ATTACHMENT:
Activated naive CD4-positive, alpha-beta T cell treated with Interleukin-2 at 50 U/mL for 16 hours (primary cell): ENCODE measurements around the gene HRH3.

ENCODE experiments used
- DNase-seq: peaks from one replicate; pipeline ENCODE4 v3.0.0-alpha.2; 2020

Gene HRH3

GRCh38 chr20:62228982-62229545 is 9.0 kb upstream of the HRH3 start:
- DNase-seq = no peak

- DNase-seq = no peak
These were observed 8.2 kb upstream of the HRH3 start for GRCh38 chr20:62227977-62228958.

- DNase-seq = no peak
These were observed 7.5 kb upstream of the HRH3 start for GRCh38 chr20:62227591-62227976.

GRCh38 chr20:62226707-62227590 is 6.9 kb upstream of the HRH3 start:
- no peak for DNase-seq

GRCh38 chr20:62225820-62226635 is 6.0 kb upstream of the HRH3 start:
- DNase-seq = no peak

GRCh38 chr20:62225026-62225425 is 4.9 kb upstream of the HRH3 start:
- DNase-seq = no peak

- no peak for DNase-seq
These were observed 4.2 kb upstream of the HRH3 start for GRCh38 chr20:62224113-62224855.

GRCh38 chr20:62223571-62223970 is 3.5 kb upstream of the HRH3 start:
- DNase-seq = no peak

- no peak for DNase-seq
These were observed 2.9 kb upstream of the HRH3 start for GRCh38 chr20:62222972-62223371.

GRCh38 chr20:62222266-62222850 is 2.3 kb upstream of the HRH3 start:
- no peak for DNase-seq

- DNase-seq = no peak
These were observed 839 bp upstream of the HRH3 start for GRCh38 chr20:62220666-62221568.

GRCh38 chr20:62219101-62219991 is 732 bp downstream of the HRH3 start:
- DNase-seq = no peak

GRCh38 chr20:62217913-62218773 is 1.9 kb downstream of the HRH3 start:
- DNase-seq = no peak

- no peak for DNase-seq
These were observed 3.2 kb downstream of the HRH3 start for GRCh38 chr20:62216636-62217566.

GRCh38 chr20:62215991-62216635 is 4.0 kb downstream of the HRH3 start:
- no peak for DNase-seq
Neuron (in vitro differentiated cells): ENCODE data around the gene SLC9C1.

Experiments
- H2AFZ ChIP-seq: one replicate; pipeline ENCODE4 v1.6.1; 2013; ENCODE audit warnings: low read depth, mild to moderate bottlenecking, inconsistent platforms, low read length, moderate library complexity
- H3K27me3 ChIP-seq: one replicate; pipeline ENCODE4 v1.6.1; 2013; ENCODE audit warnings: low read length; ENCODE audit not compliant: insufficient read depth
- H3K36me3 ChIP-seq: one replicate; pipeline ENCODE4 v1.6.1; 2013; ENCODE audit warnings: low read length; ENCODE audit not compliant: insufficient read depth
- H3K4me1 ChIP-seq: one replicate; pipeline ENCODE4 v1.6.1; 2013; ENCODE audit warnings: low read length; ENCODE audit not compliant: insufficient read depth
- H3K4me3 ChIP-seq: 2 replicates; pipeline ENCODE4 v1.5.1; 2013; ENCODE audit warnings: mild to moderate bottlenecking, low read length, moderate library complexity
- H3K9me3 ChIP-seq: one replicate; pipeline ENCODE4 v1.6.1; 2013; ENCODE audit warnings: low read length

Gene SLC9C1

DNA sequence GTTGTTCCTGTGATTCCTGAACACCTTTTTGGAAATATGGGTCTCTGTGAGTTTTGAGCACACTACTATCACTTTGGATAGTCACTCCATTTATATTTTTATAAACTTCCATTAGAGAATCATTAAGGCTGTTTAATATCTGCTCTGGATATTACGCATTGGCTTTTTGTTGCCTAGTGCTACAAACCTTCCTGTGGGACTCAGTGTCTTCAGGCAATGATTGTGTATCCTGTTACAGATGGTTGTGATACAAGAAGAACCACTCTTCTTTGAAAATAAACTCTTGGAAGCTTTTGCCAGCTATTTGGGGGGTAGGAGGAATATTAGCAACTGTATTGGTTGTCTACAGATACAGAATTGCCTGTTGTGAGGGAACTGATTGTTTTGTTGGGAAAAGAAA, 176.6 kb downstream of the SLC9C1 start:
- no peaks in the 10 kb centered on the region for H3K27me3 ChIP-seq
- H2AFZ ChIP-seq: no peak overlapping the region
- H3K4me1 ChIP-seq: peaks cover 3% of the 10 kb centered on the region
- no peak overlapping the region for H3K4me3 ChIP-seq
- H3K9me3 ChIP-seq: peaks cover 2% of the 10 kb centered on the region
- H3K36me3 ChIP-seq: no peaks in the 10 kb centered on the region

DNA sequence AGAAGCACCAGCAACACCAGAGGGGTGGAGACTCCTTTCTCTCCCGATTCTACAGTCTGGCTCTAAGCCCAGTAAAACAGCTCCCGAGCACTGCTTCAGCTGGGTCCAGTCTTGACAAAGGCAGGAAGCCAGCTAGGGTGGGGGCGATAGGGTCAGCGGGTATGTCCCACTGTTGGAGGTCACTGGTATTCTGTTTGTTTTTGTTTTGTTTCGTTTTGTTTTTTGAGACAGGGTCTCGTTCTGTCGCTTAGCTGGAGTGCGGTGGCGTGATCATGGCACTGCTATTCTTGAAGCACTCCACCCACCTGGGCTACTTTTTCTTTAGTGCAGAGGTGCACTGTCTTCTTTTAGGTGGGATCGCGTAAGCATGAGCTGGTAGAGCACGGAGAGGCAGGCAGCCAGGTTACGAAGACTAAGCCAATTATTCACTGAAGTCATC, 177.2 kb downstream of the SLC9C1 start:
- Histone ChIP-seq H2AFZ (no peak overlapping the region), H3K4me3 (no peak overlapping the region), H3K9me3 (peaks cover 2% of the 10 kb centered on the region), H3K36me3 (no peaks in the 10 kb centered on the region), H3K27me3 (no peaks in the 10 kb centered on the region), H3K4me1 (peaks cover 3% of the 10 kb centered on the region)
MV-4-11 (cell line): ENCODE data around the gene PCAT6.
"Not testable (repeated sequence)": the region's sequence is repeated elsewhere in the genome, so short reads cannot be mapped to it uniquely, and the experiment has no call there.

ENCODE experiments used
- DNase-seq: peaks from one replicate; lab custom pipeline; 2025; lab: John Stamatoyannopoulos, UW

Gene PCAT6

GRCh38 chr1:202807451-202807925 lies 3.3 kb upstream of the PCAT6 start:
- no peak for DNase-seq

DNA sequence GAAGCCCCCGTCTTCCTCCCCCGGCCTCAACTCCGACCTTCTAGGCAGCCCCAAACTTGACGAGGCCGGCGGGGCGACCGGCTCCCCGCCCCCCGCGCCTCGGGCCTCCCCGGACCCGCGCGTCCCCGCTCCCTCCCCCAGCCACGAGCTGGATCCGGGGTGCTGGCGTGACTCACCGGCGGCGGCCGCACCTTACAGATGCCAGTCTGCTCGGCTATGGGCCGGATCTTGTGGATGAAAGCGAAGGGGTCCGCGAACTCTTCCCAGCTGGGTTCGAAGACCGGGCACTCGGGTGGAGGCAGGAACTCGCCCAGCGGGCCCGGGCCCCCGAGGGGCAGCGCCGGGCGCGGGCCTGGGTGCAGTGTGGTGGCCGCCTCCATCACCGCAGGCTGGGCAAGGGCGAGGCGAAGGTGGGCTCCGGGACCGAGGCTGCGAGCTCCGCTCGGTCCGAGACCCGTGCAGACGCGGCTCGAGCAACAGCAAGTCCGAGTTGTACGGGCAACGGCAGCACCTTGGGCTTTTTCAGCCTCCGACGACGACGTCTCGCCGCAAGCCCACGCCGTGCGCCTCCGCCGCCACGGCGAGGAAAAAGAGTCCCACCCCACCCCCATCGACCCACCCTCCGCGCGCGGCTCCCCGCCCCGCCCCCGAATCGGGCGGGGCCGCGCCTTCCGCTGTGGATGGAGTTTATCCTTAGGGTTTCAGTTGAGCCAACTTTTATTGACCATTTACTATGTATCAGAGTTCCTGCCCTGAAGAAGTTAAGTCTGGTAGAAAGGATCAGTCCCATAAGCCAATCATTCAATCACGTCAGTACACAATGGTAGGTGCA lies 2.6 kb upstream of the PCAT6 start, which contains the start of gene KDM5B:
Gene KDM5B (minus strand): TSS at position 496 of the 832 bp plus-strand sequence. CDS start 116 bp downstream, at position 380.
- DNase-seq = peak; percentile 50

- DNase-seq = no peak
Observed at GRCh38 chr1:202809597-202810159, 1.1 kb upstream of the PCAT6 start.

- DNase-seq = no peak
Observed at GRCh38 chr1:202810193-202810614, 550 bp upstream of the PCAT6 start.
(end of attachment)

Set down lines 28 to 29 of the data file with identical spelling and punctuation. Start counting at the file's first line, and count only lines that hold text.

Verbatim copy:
- DNase-seq = no peak

GRCh38 chr20:62217913-62218773 is 1.9 kb downstream of the HRH3 start: